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Intel cranks up speed of Thunderbolt 3, builds in support for USB

Intel cranks up speed of Thunderbolt 3, builds in support for USB

Intel's Thunderbolt 3 can transfer data two times faster than its predecessor, and uses a USB Type C connector

Intel's Thunderbolt cable

Intel's Thunderbolt cable

Intel is giving Apple and other laptop makers a reason to put its Thunderbolt high-speed data ports back in their next ultrathin laptops: Thunderbolt 3.0 ports will use the same Type C connector as USB 3.1 -- but when connected to other Thunderbolt devices, will run up to four times as fast.

Thunderbolt 3 can transfer data at a whopping 40G bps (bits per second), twice as fast as Thunderbolt 2, which was introduced in 2014.

Found in Macs and some Windows PCs, Thunderbolt technology connects computers to peripherals such as external storage devices and even graphics cards. Laptops with Thunderbolt 3 ports will be released by the end of the year, said Kirk Skaugen, senior vice president and general manager of Intel's PC Client Group, during a keynote at Computex in Taipei.

The faster pipes in Thunderbolt 3 will allow two 4K monitors to be connected to a computer simultaneously. A user will be able to transfer a 4K movie from an external storage device to a PC in 30 seconds, said Jason Ziller, marketing director at Intel, during a briefing session.

The biggest change in Thunderbolt 3 is a move away from proprietary connectors to souped-up USB Type-C ports and cables. Computers could have similar-looking USB Type-C and Thunderbolt ports, the latter distinguished by the Thunderbolt logo. USB 3.1 only runs at 10Gbps through the Type-C port, so the 40G bps speeds would only be achieved in Thunderbolt ports using Thunderbolt cables.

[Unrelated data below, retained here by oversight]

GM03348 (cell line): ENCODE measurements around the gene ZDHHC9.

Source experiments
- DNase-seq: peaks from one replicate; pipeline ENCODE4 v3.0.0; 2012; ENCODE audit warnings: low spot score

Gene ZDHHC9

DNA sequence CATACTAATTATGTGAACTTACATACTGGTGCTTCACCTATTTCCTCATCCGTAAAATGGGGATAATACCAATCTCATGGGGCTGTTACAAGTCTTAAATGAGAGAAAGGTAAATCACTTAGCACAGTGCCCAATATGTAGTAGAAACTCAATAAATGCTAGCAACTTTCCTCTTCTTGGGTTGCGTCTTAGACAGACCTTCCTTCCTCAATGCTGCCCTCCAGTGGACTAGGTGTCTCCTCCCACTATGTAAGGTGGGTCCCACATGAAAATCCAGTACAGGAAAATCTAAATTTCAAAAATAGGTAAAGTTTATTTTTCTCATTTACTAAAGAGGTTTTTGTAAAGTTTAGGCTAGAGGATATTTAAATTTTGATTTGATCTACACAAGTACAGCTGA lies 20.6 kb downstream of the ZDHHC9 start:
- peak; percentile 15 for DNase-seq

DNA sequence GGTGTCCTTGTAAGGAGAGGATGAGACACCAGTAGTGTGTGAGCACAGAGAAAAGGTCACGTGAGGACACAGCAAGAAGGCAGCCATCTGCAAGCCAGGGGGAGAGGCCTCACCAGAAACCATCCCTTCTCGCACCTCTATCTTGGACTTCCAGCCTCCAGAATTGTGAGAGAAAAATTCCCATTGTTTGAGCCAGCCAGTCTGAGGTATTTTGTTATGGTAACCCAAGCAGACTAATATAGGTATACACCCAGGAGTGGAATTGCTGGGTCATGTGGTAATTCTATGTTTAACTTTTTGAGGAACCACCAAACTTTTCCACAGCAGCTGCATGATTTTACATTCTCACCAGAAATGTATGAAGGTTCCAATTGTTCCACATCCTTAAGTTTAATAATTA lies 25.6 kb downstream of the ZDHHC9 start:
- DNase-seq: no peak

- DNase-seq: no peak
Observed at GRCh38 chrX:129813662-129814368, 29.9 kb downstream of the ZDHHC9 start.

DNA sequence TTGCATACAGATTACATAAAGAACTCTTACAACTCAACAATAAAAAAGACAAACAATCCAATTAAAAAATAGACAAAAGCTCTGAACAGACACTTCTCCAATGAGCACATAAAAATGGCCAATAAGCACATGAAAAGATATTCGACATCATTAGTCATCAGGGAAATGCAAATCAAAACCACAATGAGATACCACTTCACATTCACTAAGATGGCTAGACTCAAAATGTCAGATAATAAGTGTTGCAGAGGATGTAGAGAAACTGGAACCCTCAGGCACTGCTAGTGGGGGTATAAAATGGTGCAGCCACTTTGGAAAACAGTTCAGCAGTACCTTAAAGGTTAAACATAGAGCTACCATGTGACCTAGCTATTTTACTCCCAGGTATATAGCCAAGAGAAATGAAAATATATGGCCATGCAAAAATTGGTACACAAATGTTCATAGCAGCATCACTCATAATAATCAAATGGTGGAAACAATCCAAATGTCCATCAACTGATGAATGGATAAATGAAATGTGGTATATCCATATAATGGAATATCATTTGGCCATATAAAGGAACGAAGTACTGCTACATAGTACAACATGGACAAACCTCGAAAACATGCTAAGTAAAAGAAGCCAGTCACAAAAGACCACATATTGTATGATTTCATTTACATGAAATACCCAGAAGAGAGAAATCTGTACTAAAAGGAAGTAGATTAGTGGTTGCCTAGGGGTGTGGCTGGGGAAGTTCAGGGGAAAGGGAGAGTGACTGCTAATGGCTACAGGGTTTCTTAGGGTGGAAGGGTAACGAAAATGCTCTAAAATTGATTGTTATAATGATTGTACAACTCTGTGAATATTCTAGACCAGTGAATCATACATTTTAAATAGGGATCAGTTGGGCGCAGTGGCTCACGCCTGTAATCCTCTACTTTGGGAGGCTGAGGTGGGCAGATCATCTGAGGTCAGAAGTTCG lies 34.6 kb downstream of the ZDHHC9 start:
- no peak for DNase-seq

Thunderbolt will also support the USB protocol, so a USB Type-C cable could be plugged directly into the Thunderbolt port, or a Thunderbolt cable into the USB port. In both cases, data will be transferred only at USB speeds. For example, plugging a Thunderbolt cable into a USB Type-C port on Google's Chromebook Pixel will enable only USB speeds.

But support for USB will open Thunderbolt up to millions of existing devices with USB ports. USB is the connector of choice for cameras, smartphones, PCs and other electronics.

The future of Thunderbolt came into question after Apple included only a USB Type-C port in its super-slim 12-inch MacBook. Thunderbolt 3 will allow Apple to provide even higher data speeds in future models with only one port, while still supporting legacy peripherals.

Like USB Type-C, Thunderbolt 3.0 can also carry 100 watts of power and can be used to charge devices. It will also work with 10-Gigabit Ethernet, and support the PCI-Express data transfer protocol. It can be used to attach two external displays to a PC thanks to its support for DisplayPort 1.2.

Beyond hooking up multiple 4K monitors to computers, it could be used to transfer large files between PCs and external storage drives. More uses could emerge as 8K video develops: it is already natively being supported in the upcoming Windows 10 OS.

Intel has been working to crank up the speed of Thunderbolt with new chipsets, and the technology could be a key piece in the chip-maker's upcoming Skylake processor, which will be in PCs starting in the second half of this year.

Thunderbolt technology however faces challenges. PC makers and users alike are finding the technology expensive. Only a hundred or so Thunderbolt peripherals were available, but support for USB should prompt more PC makers to put the Thunderbolt 3 port in computers. Intel is working on cables and adapters so old Thunderbolt peripherals can connect into Thunderbolt 3.0 ports.

Agam Shah covers PCs, tablets, servers, chips and semiconductors for IDG News Service. Follow Agam on Twitter at @agamsh. Agam's e-mail address is agam_shah@idg.com


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